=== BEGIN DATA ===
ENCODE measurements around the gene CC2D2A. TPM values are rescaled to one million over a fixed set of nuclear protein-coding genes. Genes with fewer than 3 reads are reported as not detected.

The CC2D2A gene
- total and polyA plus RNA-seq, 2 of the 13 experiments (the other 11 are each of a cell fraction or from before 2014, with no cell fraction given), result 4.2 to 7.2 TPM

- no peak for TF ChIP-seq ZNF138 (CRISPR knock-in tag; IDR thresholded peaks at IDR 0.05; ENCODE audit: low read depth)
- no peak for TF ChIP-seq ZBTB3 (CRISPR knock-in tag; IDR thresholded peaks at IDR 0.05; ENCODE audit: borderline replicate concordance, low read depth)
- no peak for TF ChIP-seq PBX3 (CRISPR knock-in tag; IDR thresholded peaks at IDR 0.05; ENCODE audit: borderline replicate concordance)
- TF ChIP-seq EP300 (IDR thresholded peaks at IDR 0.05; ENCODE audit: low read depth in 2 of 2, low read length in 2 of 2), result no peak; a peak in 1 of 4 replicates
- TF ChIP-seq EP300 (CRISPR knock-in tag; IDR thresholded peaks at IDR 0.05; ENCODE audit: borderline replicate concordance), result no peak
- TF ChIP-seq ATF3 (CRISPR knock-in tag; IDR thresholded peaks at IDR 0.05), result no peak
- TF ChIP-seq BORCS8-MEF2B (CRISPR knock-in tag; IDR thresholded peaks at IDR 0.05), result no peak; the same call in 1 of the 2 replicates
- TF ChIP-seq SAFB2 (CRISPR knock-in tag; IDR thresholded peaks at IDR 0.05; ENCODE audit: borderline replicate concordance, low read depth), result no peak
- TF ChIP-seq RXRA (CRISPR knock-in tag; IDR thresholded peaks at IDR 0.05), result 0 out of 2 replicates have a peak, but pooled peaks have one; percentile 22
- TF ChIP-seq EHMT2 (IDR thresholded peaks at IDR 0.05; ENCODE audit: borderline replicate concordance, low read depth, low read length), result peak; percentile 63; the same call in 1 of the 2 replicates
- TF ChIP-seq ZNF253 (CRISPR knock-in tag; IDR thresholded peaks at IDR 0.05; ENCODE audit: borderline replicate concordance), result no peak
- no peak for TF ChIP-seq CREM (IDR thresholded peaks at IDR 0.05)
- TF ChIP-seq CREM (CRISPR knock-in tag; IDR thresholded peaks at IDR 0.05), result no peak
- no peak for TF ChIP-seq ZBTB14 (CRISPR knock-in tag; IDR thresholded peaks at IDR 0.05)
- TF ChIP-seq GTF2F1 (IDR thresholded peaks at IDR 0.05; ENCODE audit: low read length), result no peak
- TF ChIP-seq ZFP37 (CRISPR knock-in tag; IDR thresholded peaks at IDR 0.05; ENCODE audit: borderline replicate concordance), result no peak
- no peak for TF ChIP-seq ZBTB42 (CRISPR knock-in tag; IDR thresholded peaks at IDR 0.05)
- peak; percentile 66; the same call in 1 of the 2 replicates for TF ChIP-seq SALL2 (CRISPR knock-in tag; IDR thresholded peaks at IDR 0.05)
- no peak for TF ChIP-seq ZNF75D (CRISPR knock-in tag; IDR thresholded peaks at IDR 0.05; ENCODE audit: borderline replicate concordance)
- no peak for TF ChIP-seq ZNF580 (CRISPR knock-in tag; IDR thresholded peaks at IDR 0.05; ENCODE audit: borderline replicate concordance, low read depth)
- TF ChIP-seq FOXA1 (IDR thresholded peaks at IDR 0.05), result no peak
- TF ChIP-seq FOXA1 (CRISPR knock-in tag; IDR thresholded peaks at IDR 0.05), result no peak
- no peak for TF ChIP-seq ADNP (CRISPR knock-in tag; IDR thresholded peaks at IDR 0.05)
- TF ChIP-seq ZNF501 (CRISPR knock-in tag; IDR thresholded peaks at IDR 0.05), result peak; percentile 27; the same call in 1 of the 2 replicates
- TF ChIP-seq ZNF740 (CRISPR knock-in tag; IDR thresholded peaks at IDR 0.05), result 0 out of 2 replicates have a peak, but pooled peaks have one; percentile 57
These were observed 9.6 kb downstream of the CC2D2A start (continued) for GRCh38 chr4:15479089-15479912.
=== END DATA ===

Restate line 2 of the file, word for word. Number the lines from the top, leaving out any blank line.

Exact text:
The CC2D2A gene